Home Driverless Cars Intel’s Mobileye: Affordable Driverless Cars by 2025

Intel’s Mobileye: Affordable Driverless Cars by 2025

by Charles Choi
A self-driving vehicle from Mobileye’s autonomous test fleet navigates the streets of Detroit. (Credit: Mobileye, an Intel Company)

Intel’s Mobileye suggests its LiDAR chips could make self-driving systems affordable for consumer cars by 2025.

Jerusalem-based Mobileye, which Intel acquired in 2017, notes it has about 80% of the market of advanced driver assistance systems (ADAS) that can automatically keep a car within its lane or apply brakes. Mobileye’s revenue has more than doubled since its acquisition, with sales of close to $1 billion in 2019 and expected to rise double-digits in 2021.

At 2021’s Consumer Electronic Show (CES), Mobileye president and chief executive officer Amnon Shashua noted that Intel’s specialized silicon photonics fab can put active and passive laser elements on a silicon chip. The aim is to move from the time-of-flight (ToF) LiDAR techniques often currently used to frequency-modulation coherent wave (FMCW) LiDAR, which can not only provide 3D data but also the velocity of objects. In addition, whereas ToF LiDAR is limited to a maximum range of 200 meters and is sensitive to interference, Shashua noted that FMCW LiDAR has a 300-meter maximum range and is far more resilient against interference.

Intel plans to have a LiDAR system on a chip for Mobileye use in autonomous vehicles starting in 2025. That will be when “a self-driving system can reach the performance and the cost level for consumer cars,” Shashua said at the show.

Mobileye’s strategy for autonomous driving involves separate camera and LiDAR-radar subsystems, each capable of end-to-end autonomous driving alone, and each with its own internal redundancies. For example, its camera system involves two EyeQ5 vision-processing chips, seven long-range cameras and four parking cameras, all with varying fields of view, to generate an instantaneous 3D map.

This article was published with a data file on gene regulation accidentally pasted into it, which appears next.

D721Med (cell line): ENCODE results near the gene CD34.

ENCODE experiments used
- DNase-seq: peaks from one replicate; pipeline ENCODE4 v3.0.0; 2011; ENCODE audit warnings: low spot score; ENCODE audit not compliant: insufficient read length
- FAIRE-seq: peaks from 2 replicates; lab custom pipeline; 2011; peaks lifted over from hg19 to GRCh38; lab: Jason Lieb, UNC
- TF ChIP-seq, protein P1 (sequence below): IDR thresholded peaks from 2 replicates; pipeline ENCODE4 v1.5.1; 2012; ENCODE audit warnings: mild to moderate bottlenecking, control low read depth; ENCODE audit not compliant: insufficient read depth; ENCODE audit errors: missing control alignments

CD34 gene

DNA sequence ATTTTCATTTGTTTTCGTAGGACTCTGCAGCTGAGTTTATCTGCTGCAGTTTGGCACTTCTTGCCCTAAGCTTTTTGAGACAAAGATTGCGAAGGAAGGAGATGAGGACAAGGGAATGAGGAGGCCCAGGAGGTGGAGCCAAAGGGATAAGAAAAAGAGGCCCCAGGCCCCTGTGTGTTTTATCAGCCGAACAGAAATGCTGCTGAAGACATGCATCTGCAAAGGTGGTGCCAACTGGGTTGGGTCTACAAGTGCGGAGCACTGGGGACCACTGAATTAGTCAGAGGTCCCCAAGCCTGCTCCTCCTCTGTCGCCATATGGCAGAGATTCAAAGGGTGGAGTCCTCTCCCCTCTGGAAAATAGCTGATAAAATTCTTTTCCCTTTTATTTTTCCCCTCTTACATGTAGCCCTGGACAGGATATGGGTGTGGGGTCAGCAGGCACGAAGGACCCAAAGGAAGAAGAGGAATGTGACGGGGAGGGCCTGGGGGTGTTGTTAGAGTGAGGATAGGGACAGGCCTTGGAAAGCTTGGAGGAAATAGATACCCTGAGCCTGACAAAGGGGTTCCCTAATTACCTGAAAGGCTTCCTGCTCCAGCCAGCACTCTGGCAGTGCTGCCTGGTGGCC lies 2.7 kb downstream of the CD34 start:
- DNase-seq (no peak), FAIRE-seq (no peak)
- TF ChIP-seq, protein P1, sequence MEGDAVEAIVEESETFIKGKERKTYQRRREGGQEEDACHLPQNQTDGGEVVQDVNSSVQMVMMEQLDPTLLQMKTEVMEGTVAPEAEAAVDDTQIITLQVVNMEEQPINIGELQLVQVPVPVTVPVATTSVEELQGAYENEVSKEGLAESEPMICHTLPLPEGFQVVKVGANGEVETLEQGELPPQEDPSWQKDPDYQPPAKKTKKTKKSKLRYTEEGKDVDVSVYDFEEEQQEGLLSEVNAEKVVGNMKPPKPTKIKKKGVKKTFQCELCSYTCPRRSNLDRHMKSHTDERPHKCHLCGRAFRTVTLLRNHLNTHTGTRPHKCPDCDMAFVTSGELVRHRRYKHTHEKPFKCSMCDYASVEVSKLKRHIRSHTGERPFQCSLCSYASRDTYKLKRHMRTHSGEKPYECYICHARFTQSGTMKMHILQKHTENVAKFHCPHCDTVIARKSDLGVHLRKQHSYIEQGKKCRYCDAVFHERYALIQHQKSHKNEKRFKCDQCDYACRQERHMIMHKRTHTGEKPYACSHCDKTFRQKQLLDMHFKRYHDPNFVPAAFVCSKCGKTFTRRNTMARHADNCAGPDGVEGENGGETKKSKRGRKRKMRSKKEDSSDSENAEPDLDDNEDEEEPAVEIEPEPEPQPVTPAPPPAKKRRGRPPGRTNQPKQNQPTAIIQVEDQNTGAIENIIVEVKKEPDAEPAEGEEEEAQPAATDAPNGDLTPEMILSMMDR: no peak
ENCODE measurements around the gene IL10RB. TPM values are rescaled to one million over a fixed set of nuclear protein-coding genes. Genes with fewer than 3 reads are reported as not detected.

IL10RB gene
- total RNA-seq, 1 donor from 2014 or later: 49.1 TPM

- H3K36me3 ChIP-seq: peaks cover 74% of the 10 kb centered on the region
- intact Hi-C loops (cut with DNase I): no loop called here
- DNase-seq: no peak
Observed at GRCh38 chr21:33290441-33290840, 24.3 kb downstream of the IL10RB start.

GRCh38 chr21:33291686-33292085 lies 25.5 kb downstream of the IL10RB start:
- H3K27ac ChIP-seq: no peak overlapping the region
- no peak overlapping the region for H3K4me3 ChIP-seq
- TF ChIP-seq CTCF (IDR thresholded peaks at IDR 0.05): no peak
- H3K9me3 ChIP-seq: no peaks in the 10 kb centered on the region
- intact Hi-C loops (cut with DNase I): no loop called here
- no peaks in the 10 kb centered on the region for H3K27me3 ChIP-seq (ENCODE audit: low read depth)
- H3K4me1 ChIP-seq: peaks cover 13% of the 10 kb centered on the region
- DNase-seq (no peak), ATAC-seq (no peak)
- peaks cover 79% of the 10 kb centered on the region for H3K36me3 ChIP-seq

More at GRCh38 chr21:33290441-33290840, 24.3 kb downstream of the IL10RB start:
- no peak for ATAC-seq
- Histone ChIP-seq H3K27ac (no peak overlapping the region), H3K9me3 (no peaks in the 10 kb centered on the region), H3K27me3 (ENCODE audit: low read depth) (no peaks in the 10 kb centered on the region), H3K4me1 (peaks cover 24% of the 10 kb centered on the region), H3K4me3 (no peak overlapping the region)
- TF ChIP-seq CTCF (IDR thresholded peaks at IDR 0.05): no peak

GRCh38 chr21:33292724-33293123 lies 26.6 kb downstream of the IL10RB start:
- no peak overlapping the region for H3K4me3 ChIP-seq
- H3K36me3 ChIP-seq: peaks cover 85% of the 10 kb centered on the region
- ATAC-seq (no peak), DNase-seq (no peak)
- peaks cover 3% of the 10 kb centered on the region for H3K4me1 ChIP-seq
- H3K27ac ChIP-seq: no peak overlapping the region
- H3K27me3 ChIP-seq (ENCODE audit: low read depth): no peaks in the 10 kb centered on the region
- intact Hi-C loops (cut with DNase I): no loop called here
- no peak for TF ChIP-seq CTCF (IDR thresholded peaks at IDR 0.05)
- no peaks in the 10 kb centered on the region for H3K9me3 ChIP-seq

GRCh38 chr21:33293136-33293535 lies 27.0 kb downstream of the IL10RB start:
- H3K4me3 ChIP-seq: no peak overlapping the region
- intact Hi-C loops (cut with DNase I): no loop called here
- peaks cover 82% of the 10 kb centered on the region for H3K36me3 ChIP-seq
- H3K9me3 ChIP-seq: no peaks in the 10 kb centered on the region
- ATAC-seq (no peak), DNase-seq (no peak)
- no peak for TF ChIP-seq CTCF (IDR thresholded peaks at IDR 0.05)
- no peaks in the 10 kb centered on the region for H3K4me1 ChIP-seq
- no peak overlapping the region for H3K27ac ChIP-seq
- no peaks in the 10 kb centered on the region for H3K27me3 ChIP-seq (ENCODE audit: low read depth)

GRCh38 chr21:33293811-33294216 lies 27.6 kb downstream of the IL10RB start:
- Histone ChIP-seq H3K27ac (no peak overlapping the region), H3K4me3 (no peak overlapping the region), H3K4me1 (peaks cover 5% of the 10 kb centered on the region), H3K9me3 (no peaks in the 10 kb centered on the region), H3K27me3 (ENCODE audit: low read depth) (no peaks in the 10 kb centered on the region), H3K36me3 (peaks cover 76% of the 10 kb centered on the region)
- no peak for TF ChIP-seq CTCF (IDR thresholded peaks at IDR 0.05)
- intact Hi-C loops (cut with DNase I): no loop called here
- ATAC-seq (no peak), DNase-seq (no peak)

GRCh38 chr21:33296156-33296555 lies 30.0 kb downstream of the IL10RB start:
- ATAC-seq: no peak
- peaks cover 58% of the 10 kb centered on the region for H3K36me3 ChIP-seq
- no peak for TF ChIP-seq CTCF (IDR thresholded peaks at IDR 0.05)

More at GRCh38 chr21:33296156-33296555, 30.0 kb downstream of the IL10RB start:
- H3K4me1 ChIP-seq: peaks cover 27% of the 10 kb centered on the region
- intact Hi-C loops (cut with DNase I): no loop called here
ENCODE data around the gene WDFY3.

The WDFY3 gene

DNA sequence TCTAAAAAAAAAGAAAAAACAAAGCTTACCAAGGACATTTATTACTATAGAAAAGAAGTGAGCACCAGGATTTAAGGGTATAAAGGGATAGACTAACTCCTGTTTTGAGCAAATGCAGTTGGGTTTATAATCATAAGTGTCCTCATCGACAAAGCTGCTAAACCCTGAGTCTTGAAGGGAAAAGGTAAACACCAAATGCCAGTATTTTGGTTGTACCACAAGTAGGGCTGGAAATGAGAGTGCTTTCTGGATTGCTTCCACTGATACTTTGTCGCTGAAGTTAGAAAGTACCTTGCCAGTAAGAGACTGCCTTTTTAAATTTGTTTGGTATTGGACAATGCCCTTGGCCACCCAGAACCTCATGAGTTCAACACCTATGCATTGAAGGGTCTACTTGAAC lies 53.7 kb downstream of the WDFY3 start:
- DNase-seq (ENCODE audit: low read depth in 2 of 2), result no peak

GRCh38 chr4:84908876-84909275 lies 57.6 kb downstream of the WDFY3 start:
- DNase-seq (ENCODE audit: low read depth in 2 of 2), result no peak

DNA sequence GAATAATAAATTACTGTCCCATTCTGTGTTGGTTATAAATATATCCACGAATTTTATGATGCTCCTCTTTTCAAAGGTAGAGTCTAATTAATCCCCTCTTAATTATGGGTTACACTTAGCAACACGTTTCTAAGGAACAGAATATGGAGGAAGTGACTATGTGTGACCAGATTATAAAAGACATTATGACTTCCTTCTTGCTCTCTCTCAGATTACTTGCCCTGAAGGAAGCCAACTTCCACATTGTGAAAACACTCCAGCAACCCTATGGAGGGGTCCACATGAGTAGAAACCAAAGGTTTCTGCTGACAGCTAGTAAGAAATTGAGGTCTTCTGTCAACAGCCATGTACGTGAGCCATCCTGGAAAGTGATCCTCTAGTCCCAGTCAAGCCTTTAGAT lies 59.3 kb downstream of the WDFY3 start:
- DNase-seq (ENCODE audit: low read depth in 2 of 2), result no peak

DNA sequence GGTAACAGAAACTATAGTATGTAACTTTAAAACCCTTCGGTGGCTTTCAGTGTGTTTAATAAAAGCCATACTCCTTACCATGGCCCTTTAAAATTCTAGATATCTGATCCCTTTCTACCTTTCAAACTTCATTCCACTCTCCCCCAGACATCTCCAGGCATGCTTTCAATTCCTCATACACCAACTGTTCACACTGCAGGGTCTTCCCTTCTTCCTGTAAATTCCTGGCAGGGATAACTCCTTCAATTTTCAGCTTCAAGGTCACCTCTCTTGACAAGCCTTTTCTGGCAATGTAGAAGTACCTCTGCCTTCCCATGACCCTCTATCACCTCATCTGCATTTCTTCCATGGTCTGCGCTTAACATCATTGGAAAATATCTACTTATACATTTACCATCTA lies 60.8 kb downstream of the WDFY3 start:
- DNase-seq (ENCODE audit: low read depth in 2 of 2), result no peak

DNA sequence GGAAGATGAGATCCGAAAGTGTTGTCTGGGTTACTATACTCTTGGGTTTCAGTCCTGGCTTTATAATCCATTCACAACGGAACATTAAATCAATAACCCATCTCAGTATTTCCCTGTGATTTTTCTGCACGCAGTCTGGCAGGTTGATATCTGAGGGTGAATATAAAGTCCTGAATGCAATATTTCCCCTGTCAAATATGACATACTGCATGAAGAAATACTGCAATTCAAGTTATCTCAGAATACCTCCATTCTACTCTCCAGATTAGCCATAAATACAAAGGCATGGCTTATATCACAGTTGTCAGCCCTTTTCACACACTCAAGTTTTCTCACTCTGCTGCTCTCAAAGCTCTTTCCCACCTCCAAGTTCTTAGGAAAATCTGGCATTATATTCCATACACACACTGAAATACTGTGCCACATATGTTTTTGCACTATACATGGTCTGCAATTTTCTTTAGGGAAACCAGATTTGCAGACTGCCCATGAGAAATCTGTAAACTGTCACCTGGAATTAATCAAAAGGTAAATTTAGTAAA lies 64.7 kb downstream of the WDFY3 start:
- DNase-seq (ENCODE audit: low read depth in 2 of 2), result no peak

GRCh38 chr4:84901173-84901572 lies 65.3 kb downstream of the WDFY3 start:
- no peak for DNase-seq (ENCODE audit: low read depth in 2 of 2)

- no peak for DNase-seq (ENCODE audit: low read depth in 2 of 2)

Shashua added that whereas current radars have 192 virtual channels due to 12 by 16 transmitters and receivers, Mobileye plans to achieve 2,304 virtual channels based on 48 by 48 transmitters and receivers to image well enough to support autonomous driving. The company plans to have such radars by 2024 or 2025.

Mobileye plans on expanding tests of its self-driving cars to Detroit, Tokyo, Shanghai, Paris and, as soon as local regulations allow it, New York City. “New York City is a very, very interesting geography, driving culture, complexity to test,” Shashua said. “We want to test in more difficult places.”

Shashua also explained that Mobileye is relying on crowdsourcing to automatically create maps of drivable paths for self-driving cars in cities, since current GPS maps are far too imprecise for the autonomous vehicles. By analyzing data from the nearly 1 million vehicles already equipped with Mobileye’s ADAS technology, the company is now automatically tracking nearly 8 million kilometers daily and has totaled nearly 1 billion kilometers to date. 

By 2024, Mobileye expects that more than 24 million vehicles with Mobileye technology will supply crowdsourced map data. “In 2024, it’s going to be 1 billion kilometers of roads being sent daily, so we are really on our way to map the entire planet,” Shashua said. 

Mobileye will also offer its route-planning technology to commercial robotaxi fleets by 2022 through its mobility as a service (MaaS), real-time public transit app Moovit. The company plans to start in Israel in 2022 and to launch in Osaka in 2023.

Behind the scenes of Mobileye’s Jerusalem headquarters where employees apply the most advanced autonomous driving technology to the company’s fleet of self-driving vehicles. (Credit: Mobileye, an Intel Company)

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